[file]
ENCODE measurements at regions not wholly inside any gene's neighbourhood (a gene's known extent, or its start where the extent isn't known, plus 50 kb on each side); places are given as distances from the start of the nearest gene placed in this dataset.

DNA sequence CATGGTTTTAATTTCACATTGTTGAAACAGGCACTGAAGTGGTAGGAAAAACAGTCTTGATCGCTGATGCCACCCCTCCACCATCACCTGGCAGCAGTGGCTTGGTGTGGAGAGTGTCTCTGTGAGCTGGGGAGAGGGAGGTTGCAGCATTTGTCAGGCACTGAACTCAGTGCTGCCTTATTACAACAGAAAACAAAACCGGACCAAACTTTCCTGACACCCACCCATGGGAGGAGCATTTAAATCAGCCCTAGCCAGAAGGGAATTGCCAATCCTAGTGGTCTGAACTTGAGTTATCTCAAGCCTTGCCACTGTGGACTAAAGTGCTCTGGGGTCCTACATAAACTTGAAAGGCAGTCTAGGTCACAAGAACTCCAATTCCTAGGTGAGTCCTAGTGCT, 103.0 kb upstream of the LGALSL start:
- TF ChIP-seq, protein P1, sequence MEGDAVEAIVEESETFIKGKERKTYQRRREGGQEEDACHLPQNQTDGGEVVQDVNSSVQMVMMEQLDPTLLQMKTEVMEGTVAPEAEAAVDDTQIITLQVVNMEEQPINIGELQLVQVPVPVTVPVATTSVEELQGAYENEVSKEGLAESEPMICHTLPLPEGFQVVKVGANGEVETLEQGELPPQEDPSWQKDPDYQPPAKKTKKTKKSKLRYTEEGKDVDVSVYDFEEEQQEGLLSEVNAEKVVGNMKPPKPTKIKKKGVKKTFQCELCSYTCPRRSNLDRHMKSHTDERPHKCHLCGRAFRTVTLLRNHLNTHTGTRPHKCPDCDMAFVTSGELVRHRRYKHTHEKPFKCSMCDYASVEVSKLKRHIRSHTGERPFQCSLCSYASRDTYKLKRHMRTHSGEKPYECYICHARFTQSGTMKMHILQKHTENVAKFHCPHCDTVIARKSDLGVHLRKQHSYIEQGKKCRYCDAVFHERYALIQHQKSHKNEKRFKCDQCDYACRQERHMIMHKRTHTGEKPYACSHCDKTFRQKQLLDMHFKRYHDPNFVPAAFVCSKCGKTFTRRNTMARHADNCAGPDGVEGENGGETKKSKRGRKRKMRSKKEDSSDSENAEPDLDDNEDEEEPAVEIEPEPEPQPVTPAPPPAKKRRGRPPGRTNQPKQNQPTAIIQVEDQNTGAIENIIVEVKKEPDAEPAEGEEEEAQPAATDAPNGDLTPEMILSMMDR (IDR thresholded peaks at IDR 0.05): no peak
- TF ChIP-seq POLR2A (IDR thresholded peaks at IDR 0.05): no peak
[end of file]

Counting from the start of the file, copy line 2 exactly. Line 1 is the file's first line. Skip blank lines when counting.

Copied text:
DNA sequence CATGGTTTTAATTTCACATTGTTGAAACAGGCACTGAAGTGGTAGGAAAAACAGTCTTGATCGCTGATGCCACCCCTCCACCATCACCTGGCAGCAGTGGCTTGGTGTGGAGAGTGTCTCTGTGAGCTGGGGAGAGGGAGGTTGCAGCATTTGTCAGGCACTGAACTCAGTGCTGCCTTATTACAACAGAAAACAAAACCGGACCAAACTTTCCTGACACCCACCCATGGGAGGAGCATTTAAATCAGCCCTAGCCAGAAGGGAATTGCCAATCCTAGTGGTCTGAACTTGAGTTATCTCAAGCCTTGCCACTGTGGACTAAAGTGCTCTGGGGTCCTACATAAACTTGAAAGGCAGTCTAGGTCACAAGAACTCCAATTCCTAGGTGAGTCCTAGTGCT, 103.0 kb upstream of the LGALSL start: